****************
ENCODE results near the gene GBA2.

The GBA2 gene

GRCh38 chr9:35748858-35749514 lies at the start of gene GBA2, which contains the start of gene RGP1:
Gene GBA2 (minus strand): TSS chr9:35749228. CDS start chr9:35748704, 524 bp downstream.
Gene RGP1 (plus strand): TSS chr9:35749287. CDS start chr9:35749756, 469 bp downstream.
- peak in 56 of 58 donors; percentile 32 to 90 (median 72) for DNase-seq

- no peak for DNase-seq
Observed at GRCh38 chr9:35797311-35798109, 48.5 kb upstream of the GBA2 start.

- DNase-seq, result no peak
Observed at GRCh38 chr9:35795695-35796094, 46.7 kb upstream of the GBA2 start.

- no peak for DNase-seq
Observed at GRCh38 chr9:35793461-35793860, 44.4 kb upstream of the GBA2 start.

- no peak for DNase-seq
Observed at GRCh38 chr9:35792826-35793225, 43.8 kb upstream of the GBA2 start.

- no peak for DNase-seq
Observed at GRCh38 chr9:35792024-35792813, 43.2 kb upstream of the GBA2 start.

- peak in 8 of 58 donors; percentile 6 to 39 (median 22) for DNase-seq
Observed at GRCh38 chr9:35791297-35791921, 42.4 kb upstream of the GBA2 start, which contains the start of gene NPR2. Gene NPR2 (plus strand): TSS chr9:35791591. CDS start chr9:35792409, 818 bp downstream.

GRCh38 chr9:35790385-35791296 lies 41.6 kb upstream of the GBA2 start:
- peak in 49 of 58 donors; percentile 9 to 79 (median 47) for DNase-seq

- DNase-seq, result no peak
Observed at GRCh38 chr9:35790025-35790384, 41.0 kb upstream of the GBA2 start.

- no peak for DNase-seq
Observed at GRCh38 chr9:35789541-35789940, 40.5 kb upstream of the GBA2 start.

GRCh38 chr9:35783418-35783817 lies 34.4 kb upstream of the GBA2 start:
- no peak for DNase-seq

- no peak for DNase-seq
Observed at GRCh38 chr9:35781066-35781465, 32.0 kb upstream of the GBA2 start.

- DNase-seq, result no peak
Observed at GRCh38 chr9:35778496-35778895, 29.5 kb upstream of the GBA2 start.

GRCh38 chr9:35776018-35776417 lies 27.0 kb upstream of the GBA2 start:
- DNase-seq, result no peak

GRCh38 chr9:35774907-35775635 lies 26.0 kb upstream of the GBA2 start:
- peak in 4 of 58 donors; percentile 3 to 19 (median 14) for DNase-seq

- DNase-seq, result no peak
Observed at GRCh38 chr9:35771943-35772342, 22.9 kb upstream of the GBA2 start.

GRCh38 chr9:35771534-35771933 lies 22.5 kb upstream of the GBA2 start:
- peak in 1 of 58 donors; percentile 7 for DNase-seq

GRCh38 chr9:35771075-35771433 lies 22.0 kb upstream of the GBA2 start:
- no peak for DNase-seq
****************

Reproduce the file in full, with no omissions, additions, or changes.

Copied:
ENCODE results near the gene GBA2.

The GBA2 gene

GRCh38 chr9:35748858-35749514 lies at the start of gene GBA2, which contains the start of gene RGP1:
Gene GBA2 (minus strand): TSS chr9:35749228. CDS start chr9:35748704, 524 bp downstream.
Gene RGP1 (plus strand): TSS chr9:35749287. CDS start chr9:35749756, 469 bp downstream.
- peak in 56 of 58 donors; percentile 32 to 90 (median 72) for DNase-seq

- no peak for DNase-seq
Observed at GRCh38 chr9:35797311-35798109, 48.5 kb upstream of the GBA2 start.

- DNase-seq, result no peak
Observed at GRCh38 chr9:35795695-35796094, 46.7 kb upstream of the GBA2 start.

- no peak for DNase-seq
Observed at GRCh38 chr9:35793461-35793860, 44.4 kb upstream of the GBA2 start.

- no peak for DNase-seq
Observed at GRCh38 chr9:35792826-35793225, 43.8 kb upstream of the GBA2 start.

- no peak for DNase-seq
Observed at GRCh38 chr9:35792024-35792813, 43.2 kb upstream of the GBA2 start.

- peak in 8 of 58 donors; percentile 6 to 39 (median 22) for DNase-seq
Observed at GRCh38 chr9:35791297-35791921, 42.4 kb upstream of the GBA2 start, which contains the start of gene NPR2. Gene NPR2 (plus strand): TSS chr9:35791591. CDS start chr9:35792409, 818 bp downstream.

GRCh38 chr9:35790385-35791296 lies 41.6 kb upstream of the GBA2 start:
- peak in 49 of 58 donors; percentile 9 to 79 (median 47) for DNase-seq

- DNase-seq, result no peak
Observed at GRCh38 chr9:35790025-35790384, 41.0 kb upstream of the GBA2 start.

- no peak for DNase-seq
Observed at GRCh38 chr9:35789541-35789940, 40.5 kb upstream of the GBA2 start.

GRCh38 chr9:35783418-35783817 lies 34.4 kb upstream of the GBA2 start:
- no peak for DNase-seq

- no peak for DNase-seq
Observed at GRCh38 chr9:35781066-35781465, 32.0 kb upstream of the GBA2 start.

- DNase-seq, result no peak
Observed at GRCh38 chr9:35778496-35778895, 29.5 kb upstream of the GBA2 start.

GRCh38 chr9:35776018-35776417 lies 27.0 kb upstream of the GBA2 start:
- DNase-seq, result no peak

GRCh38 chr9:35774907-35775635 lies 26.0 kb upstream of the GBA2 start:
- peak in 4 of 58 donors; percentile 3 to 19 (median 14) for DNase-seq

- DNase-seq, result no peak
Observed at GRCh38 chr9:35771943-35772342, 22.9 kb upstream of the GBA2 start.

GRCh38 chr9:35771534-35771933 lies 22.5 kb upstream of the GBA2 start:
- peak in 1 of 58 donors; percentile 7 for DNase-seq

GRCh38 chr9:35771075-35771433 lies 22.0 kb upstream of the GBA2 start:
- no peak for DNase-seq